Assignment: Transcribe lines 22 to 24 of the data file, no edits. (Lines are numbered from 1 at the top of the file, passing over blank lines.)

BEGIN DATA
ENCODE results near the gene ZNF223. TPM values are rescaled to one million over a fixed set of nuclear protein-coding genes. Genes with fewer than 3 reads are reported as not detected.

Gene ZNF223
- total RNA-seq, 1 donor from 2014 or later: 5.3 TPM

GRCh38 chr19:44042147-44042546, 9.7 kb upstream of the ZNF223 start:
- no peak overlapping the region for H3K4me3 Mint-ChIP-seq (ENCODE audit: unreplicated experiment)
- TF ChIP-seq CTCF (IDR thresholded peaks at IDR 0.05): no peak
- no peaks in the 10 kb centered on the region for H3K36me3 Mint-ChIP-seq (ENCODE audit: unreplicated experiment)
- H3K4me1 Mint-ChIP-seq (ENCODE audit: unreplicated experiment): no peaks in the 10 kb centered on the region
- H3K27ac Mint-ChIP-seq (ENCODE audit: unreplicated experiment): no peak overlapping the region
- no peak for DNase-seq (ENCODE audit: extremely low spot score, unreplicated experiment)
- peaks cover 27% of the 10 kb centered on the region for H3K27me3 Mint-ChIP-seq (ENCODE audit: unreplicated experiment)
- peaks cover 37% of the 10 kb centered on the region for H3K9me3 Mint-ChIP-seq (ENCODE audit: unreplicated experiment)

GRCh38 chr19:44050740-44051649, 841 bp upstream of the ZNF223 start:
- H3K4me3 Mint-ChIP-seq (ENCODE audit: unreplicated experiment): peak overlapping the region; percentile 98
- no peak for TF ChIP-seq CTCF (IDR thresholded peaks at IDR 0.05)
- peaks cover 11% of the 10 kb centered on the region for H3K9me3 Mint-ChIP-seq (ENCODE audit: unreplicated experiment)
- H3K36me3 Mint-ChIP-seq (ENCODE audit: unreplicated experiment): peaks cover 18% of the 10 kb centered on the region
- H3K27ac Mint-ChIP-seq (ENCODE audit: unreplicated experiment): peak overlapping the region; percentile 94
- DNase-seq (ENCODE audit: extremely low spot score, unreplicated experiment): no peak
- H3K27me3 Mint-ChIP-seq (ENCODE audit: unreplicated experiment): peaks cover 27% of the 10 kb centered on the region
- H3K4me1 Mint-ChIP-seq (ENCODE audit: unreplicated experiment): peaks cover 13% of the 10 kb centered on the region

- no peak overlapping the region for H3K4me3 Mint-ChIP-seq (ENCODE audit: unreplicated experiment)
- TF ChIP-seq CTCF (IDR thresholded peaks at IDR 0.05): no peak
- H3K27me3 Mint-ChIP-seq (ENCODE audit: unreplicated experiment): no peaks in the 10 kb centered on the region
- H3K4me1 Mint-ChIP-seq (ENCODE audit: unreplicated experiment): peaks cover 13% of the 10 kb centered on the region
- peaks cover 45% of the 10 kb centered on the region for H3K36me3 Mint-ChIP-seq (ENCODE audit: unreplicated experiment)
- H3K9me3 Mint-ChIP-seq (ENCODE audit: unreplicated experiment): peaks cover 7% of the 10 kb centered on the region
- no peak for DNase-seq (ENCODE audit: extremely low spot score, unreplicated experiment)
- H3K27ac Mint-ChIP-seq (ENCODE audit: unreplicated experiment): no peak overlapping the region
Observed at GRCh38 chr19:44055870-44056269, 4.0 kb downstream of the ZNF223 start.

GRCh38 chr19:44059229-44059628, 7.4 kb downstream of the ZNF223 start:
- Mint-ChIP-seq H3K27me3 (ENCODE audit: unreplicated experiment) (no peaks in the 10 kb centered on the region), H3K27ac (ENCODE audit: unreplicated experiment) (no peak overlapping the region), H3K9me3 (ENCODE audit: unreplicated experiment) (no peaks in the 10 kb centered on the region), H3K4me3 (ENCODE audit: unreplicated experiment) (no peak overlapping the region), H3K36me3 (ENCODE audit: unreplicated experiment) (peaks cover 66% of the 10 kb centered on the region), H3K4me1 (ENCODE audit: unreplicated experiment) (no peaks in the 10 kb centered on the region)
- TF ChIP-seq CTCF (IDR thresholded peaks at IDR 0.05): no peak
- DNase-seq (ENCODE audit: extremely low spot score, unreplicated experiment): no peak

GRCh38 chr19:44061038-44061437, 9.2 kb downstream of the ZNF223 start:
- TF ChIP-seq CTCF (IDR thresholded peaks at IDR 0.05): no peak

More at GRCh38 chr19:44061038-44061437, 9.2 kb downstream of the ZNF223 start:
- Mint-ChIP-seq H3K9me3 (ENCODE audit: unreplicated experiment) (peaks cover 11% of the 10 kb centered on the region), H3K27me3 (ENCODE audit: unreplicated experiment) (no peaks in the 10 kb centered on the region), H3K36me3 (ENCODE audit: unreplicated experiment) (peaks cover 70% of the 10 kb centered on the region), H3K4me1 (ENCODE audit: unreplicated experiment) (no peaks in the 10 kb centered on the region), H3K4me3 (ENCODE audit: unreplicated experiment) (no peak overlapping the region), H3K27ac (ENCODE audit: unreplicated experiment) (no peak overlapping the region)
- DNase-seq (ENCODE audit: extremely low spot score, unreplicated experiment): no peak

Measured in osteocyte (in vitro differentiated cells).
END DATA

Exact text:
- no peak overlapping the region for H3K4me3 Mint-ChIP-seq (ENCODE audit: unreplicated experiment)
- TF ChIP-seq CTCF (IDR thresholded peaks at IDR 0.05): no peak
- H3K27me3 Mint-ChIP-seq (ENCODE audit: unreplicated experiment): no peaks in the 10 kb centered on the region